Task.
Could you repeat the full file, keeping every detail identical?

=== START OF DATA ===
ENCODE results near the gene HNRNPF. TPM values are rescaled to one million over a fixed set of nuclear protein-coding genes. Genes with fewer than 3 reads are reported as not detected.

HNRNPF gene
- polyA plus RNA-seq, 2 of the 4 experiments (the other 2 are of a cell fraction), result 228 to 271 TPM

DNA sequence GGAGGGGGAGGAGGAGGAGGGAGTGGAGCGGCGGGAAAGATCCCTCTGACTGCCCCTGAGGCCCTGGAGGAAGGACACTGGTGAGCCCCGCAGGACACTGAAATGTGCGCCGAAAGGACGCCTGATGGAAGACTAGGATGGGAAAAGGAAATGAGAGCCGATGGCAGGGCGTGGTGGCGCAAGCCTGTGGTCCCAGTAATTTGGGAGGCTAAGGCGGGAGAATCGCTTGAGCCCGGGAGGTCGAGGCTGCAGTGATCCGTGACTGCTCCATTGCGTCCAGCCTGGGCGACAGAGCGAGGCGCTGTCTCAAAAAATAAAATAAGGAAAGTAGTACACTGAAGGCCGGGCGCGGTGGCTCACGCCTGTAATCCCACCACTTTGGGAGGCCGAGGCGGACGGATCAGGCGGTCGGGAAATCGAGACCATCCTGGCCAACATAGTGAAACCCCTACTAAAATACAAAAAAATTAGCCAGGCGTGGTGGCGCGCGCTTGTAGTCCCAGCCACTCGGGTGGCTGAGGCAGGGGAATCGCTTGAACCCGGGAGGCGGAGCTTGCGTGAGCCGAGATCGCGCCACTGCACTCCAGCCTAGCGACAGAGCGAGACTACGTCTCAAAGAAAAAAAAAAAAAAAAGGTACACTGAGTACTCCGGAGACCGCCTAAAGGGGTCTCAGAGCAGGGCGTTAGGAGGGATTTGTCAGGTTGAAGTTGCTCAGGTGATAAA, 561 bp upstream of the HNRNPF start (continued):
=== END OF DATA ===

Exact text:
ENCODE results near the gene HNRNPF. TPM values are rescaled to one million over a fixed set of nuclear protein-coding genes. Genes with fewer than 3 reads are reported as not detected.

HNRNPF gene
- polyA plus RNA-seq, 2 of the 4 experiments (the other 2 are of a cell fraction), result 228 to 271 TPM

DNA sequence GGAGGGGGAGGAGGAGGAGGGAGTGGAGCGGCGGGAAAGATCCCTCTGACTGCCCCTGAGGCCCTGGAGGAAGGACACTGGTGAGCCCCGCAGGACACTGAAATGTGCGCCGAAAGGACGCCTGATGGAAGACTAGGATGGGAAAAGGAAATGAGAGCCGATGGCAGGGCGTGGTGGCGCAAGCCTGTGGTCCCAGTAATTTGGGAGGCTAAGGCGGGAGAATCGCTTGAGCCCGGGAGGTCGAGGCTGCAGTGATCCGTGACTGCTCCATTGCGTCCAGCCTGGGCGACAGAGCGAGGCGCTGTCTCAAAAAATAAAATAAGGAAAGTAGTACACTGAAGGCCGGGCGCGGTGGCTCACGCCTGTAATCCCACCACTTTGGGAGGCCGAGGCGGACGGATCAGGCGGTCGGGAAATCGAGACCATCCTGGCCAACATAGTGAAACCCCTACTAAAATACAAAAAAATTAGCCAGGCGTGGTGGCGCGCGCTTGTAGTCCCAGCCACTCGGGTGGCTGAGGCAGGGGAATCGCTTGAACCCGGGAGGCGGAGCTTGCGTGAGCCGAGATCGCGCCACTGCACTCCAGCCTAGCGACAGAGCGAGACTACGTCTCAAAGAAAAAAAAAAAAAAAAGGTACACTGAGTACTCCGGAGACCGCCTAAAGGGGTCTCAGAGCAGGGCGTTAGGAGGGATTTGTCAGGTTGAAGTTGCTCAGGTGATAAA, 561 bp upstream of the HNRNPF start (continued):